By Ed Hess, Executive Editor, Integrated Solutions magazine
When I attended the RFID Journal Live! event a couple of months back, it was clear that the industry had matured greatly over the past few years. One indication was the development of RFID (radio frequency identification) products — typically hardware — that are designed for specific markets and applications.
It wasn’t that long ago that all portal readers had the same industrial look and feel. Now, you can choose wall-mount portal readers with different color housings and stylized designs. These readers now fit nicely with the retail or professional environments where they’re being installed. Similarly, handheld RFID readers have evolved from bulky units to aesthetically and ergonomically pleasing readers. Enterprises now have choices depending on whether RFID is being deployed in a warehouse, an in-store retail application, or a professional office setting. It’s a sign of industry maturity that vendors now offer different product options depending on how and where the technology is being deployed.
Market Maturity Brings Product Options
If you want to see a rough road map for where RFID products are heading, you don’t need to look beyond the rugged mobility space. When this market began to emerge, hardware options were pretty limited. Brick-like devices ran Windows CE on monochrome screens. And, while every vendor brought something unique to the table, end users couldn’t be faulted for thinking that all of their hardware choices were pretty similar.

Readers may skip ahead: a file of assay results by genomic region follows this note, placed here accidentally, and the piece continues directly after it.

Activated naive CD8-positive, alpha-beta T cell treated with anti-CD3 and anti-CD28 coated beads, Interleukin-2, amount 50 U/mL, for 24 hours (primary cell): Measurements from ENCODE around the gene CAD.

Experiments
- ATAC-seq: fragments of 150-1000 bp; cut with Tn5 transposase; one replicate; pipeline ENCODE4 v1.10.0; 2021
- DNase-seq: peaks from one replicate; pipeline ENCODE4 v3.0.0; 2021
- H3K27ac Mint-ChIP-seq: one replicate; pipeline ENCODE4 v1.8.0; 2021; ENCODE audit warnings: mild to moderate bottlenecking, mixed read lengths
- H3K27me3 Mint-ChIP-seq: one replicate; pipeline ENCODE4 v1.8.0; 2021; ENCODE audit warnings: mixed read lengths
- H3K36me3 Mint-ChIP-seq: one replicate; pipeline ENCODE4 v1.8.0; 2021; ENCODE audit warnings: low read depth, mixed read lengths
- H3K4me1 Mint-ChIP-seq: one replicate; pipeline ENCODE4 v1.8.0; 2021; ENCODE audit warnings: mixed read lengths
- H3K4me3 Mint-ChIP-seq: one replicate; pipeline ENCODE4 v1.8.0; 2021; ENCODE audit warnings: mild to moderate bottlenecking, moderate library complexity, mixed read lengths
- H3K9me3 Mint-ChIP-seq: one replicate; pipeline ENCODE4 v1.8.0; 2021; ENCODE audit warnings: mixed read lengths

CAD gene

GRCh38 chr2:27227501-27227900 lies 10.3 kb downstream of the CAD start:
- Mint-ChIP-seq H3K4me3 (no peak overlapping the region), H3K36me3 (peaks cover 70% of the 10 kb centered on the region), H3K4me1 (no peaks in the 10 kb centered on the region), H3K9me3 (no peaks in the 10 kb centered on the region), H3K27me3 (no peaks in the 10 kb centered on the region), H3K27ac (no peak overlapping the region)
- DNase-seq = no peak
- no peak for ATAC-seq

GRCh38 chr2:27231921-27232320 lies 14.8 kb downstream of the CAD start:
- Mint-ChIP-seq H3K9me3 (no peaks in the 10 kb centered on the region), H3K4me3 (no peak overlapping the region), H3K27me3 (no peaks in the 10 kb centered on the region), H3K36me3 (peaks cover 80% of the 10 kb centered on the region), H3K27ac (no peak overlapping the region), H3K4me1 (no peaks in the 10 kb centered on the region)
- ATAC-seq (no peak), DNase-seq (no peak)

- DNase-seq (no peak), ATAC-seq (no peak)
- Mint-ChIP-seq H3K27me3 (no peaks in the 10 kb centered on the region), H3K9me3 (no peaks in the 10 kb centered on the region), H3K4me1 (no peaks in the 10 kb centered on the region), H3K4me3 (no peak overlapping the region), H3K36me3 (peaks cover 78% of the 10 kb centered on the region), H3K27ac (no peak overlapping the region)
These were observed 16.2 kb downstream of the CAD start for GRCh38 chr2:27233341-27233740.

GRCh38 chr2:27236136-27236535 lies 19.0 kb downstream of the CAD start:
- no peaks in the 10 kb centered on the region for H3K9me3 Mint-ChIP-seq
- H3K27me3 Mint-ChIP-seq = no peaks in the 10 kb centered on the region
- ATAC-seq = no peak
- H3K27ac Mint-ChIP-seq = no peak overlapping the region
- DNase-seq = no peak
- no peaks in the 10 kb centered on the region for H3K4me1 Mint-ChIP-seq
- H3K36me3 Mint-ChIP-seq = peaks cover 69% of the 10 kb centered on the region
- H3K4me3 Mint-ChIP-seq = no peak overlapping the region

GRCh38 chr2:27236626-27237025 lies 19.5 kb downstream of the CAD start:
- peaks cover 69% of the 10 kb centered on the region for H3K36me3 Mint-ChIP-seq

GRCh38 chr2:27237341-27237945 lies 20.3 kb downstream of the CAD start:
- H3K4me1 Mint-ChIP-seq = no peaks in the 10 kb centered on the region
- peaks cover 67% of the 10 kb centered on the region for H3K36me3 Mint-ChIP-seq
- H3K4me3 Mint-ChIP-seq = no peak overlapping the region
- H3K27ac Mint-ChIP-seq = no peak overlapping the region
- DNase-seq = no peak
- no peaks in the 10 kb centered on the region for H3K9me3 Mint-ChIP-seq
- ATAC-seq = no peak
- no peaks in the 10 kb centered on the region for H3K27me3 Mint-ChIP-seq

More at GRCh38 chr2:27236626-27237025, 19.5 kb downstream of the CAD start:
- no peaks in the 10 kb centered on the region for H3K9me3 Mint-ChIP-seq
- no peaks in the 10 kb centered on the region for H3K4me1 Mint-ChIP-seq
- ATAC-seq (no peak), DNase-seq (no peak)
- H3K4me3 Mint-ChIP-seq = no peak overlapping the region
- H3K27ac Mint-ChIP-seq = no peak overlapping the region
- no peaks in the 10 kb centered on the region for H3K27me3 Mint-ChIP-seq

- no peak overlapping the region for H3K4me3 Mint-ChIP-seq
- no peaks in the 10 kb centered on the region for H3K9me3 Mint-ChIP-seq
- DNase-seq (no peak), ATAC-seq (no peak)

Things couldn’t be any more different today. Enterprises have their choice of mobile computers that range from consumer grade to ultrarugged. There are choices in operating systems and keypad configurations. In terms of optional configurations, the array of choices is almost dizzying. Bar code readers (1-D and 2-D imagers), Wi-Fi connectivity, WWAN (wireless WAN) connectivity, integrated GPS, Bluetooth connectivity, and touchpad capabilities are all available in any combination.
It’s nearly impossible to think of an application for mobile computing where there isn’t a device available that’s just waiting to be applied. (I’m saying “nearly impossible” just to hedge my bet. For the record, I can’t think of an application.) Finding the right solution is no longer a stumbling block to mobility deployments. And, this will quickly become the case for RFID. If the solution isn’t available right now, it’s probably already in development.